What (the best) God cares about (Psalm 68:1-10, 32-35)
God’s a divine warrior but no cheap bully.
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One of the things that seems to delight some of the biblical writers is mocking the enemies of the day, sometimes by poking fun at the gods whom those enemies hold in high and hallowed esteem. Take, for example:
- Psalm 115 and its sometimes sly, sometimes in-your-face taunting of false gods who have the requisite equipment to see and taste and smell and feel but can’t exercise any of those senses
- Or the hapless god of the Phoenicians, Dagon, who falls flat on his face when sharing a locked cubicle with the Ark of the Covenant in 1 Samuel 5
- And let’s not forget the various artisans whom Isaiah (44:9 and following) describes as carving the wood from a tree for firewood to warm themselves and to bake an occasional cake, then carving the leftovers into an idol which they then bow down and worship.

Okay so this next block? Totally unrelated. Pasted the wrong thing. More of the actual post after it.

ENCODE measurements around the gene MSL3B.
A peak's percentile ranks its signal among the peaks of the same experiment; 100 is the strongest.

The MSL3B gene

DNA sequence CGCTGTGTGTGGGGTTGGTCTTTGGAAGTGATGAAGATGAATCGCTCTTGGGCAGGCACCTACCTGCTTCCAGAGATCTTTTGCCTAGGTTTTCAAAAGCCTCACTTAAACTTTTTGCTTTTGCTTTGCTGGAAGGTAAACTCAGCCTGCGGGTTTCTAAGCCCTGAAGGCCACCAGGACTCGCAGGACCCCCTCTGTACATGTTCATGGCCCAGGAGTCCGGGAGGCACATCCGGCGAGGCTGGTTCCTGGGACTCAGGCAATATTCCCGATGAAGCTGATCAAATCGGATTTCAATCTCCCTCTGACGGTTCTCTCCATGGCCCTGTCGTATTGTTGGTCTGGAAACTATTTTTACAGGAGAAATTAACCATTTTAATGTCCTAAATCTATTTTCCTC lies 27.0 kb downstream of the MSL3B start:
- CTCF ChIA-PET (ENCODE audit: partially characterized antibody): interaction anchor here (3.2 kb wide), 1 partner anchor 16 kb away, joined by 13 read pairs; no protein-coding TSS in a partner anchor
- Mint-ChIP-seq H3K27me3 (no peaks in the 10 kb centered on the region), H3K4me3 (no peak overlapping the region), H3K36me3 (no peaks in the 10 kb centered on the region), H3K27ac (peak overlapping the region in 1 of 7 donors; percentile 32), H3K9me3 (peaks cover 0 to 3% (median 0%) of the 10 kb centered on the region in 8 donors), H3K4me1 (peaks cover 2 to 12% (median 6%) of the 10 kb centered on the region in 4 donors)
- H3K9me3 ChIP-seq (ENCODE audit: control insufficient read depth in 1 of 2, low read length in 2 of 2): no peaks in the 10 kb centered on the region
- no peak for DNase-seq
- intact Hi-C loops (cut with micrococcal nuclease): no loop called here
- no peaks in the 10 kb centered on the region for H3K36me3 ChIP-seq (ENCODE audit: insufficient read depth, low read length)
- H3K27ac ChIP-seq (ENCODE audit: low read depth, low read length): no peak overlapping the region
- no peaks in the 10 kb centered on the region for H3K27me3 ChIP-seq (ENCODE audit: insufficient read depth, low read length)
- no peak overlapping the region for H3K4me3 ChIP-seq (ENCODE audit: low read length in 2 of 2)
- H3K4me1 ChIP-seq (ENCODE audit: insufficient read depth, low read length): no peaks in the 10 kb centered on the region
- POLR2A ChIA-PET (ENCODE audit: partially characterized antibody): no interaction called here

The creator of Psalm 68 is quite particular when it comes to ridiculing foreign gods and those who would foolishly worship them. The enemy here seems to be the Canaanites and their primo god Ba’al.
The psalmist has the God of Israel boldly one-up Ba’al by usurping that unworthy’s assumed lofty purviews—riding on the clouds or in the heavens—and assuming his saving powers, the miraculous capability of pouring rain precisely when and where it’s needed.
In an odd way, this psalm can be parable-ish; it seems to be leading the original audience and us latter day overhearers down the path of gloating: “Our God’s better than your god! Nyaaaah.”
But when we have, as another wise teacher advised, “ears to hear and eyes to see,” we begin to notice something sobering. Yes, our God is the divine warrior, who scatters enemies hither and yon, but this God’s not some cheap neighborhood braggadocio buffoon, getting a kick out of bullying.
Although this is indeed a song of victory, a procession to celebrate the accession of our God to the throne of heaven above all other deities and would be deities, the concern and preference of this God of ours is for the have-nots of the world: widows and orphans and prisoners and homeless, oh my.
Could foreigners and immigrants and strangers and folks not like us be lurking there, too?